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In a new study of high school students in Massachusetts, 50% say they prefer full-time, in-person learning, while 16% prefer learning remotely full-time. Low-income students are most likely to be learning remotely full-time, at 57%.
One of the most enduring effects of the COVID-19 pandemic is its impact on K-12 students. The Barr Foundation commissioned Gallup to conduct a survey to understand how COVID-19 and remote learning has affected high school students in Massachusetts.
Less than half of parents with children learning remotely full time or part time (47%) are currently working full time, vs. 71% of those with kids learning in-person full time.
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Discover how Greater St. Albert Catholic Schools uses a strengths-based approach to engage teachers, students and parents.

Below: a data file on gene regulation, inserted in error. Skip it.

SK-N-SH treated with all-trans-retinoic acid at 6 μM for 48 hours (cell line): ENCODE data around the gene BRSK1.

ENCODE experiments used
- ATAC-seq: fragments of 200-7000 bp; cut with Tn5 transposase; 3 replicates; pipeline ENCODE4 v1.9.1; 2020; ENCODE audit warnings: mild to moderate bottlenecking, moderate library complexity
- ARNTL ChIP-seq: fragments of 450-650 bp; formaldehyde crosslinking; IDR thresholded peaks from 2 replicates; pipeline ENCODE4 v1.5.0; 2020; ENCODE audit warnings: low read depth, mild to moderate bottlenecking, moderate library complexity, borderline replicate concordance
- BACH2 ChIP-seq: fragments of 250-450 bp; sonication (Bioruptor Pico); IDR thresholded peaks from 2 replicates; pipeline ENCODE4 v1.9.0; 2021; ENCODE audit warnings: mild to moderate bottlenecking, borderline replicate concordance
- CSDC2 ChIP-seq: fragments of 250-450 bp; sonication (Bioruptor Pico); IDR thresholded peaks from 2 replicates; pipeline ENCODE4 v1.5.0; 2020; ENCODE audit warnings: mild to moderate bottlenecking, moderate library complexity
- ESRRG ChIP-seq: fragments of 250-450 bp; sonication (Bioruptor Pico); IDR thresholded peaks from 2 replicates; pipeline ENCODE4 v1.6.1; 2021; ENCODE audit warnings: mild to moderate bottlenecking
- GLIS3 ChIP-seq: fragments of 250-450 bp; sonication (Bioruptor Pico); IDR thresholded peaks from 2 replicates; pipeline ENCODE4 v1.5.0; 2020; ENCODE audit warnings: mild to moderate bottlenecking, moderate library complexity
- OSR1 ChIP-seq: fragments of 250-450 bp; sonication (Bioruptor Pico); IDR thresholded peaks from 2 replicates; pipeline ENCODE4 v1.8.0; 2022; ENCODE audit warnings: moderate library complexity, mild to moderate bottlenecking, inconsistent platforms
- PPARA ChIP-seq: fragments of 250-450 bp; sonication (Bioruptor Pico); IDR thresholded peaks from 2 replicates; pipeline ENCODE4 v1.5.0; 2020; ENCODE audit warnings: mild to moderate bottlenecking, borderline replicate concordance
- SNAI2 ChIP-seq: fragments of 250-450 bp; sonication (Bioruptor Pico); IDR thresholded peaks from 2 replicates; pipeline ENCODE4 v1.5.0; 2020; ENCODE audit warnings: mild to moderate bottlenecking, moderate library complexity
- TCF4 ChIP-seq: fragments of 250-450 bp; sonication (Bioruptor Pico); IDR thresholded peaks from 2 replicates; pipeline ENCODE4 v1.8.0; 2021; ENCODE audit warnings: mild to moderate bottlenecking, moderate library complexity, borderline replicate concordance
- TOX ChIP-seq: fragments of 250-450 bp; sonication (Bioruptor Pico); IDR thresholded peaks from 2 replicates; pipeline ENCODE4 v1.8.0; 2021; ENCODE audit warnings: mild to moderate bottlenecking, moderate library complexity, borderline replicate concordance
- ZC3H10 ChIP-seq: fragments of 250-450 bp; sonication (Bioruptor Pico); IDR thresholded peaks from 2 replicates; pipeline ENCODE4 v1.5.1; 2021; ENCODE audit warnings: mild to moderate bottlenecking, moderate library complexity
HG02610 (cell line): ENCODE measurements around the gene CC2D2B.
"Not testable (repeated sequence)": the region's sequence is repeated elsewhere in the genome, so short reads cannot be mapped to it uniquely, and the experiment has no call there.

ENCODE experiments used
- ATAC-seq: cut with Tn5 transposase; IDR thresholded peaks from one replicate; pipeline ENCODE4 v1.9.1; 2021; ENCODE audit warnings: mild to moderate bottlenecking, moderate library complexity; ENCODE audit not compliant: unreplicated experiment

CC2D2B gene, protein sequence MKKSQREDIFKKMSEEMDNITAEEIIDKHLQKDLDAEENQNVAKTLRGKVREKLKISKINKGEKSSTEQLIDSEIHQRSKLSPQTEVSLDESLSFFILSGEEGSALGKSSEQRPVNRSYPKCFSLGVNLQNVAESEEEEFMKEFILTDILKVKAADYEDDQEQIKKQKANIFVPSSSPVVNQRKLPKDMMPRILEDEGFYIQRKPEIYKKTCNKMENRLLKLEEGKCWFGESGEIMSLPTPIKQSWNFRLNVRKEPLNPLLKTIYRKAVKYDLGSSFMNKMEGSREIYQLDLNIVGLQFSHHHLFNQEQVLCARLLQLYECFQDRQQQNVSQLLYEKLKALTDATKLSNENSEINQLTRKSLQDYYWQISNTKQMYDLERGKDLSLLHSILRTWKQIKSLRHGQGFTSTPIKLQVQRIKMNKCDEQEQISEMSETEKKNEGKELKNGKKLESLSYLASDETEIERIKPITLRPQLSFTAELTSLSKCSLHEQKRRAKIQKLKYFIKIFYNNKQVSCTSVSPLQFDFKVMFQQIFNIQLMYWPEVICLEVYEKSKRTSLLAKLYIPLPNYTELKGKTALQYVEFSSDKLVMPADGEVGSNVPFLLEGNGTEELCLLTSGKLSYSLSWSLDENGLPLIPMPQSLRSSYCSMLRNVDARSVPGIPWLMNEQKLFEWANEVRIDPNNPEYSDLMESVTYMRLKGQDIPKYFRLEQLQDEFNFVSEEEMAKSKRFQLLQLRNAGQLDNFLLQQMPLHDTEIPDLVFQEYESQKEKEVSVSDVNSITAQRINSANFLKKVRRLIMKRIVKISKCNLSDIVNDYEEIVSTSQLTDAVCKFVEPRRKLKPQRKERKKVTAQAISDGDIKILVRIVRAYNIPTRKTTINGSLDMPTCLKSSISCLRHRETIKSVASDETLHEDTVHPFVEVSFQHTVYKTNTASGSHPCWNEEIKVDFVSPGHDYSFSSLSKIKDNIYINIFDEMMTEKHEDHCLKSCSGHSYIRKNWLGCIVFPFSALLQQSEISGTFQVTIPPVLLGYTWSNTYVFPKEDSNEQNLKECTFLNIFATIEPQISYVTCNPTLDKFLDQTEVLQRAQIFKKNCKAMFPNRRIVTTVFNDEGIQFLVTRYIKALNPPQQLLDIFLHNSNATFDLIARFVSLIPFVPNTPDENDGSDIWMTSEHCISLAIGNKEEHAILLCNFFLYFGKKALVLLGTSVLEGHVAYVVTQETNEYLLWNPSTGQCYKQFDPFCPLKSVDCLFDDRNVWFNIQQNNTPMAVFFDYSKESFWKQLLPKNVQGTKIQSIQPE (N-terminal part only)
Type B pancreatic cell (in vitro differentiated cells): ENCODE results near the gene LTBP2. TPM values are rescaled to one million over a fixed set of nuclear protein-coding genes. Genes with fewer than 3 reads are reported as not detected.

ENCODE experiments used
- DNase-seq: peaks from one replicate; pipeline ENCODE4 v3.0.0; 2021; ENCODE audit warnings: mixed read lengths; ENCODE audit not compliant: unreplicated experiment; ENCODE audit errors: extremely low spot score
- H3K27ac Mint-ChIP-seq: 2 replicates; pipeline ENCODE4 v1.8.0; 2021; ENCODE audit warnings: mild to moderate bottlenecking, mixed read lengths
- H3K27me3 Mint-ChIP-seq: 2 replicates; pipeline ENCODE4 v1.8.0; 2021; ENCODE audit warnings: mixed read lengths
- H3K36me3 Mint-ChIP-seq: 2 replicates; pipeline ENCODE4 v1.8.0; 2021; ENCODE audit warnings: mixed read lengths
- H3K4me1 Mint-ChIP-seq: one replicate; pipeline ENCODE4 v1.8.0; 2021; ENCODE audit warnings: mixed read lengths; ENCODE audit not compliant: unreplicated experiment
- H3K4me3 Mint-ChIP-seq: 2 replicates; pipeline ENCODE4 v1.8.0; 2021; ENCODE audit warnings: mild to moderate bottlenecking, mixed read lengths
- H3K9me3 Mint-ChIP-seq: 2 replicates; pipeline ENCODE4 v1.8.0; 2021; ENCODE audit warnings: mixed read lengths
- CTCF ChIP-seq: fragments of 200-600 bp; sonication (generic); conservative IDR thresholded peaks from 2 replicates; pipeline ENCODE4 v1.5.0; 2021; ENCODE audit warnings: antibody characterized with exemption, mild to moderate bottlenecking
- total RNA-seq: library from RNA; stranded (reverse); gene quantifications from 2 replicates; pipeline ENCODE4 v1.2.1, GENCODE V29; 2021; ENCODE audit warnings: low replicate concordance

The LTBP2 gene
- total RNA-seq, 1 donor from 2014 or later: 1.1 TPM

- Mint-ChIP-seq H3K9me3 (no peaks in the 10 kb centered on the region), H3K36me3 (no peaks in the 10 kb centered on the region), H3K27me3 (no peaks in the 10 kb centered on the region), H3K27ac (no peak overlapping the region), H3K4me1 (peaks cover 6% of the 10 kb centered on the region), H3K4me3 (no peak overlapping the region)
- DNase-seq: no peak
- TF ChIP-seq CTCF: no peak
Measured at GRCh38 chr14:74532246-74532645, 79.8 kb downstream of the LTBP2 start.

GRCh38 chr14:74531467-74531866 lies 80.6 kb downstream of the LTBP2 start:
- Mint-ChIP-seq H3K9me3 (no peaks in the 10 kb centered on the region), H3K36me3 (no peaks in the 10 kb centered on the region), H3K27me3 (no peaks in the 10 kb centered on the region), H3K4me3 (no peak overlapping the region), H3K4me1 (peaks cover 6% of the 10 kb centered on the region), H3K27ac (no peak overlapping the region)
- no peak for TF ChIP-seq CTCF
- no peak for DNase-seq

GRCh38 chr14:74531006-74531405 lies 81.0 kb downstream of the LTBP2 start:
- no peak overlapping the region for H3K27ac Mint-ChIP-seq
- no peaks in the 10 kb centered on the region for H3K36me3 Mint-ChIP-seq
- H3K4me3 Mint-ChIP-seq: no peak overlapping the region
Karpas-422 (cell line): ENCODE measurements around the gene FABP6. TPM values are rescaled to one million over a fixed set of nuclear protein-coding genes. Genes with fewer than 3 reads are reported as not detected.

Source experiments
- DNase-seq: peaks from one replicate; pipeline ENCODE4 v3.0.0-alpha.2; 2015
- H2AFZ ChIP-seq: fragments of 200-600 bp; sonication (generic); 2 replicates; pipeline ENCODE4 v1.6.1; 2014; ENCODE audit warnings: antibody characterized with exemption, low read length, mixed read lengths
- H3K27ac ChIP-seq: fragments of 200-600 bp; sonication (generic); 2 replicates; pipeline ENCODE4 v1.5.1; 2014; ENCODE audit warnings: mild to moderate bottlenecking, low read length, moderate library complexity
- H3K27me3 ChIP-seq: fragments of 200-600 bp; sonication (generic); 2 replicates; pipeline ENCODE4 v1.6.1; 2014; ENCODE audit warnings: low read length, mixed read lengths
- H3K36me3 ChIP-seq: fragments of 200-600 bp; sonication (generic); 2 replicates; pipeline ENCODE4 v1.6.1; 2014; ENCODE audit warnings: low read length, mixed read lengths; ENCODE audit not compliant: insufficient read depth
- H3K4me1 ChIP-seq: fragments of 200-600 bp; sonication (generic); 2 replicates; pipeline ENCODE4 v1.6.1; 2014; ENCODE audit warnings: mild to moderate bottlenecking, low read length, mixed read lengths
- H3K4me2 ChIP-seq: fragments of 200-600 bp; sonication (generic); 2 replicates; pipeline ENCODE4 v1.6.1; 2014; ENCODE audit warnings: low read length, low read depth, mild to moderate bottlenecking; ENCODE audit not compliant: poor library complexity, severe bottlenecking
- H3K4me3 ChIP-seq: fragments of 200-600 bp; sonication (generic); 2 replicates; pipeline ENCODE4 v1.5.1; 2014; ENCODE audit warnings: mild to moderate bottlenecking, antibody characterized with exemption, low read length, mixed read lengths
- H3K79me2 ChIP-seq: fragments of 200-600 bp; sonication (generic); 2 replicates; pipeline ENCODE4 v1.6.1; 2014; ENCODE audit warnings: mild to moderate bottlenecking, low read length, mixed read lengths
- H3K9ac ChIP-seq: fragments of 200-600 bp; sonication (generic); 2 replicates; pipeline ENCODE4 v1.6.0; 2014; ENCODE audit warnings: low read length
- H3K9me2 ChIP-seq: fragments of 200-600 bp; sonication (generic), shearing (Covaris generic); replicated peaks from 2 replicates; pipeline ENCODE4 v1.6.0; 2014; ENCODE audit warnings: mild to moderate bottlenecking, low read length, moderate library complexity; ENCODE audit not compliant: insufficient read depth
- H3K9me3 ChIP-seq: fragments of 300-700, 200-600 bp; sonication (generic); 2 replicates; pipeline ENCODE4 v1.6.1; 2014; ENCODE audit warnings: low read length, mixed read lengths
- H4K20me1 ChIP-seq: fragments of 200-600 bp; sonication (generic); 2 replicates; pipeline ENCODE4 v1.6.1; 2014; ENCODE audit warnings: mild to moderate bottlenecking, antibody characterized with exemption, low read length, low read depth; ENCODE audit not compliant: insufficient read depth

Almost half of parents are very worried that their child will contract COVID-19 at school, and about a third prefer that their child's school offer full-time remote learning.
Addressing problems head-on can help stressed education leaders build coping mechanisms that promote long-term wellbeing.
Nearly seven in 10 parents and guardians of U.S. middle and high school students think it is important for their child to learn computer science.
Students' enthusiasm for digital learning tools has waned. Despite challenges, teachers continue to see great value in digital learning tools.
The NewSchools Venture Fund and Gallup find 56% of public school teachers are confident in their ability to teach during these uncertain times.
These exceptional institutions make strengths a way of life for their students.
Download this report to learn more about Gallup's research on the conditions that lead to high-quality learning environments and promote student achievement.
Education leaders should focus on interventions that provide positive effects for students and teachers alike, such as the Gallup Student Poll.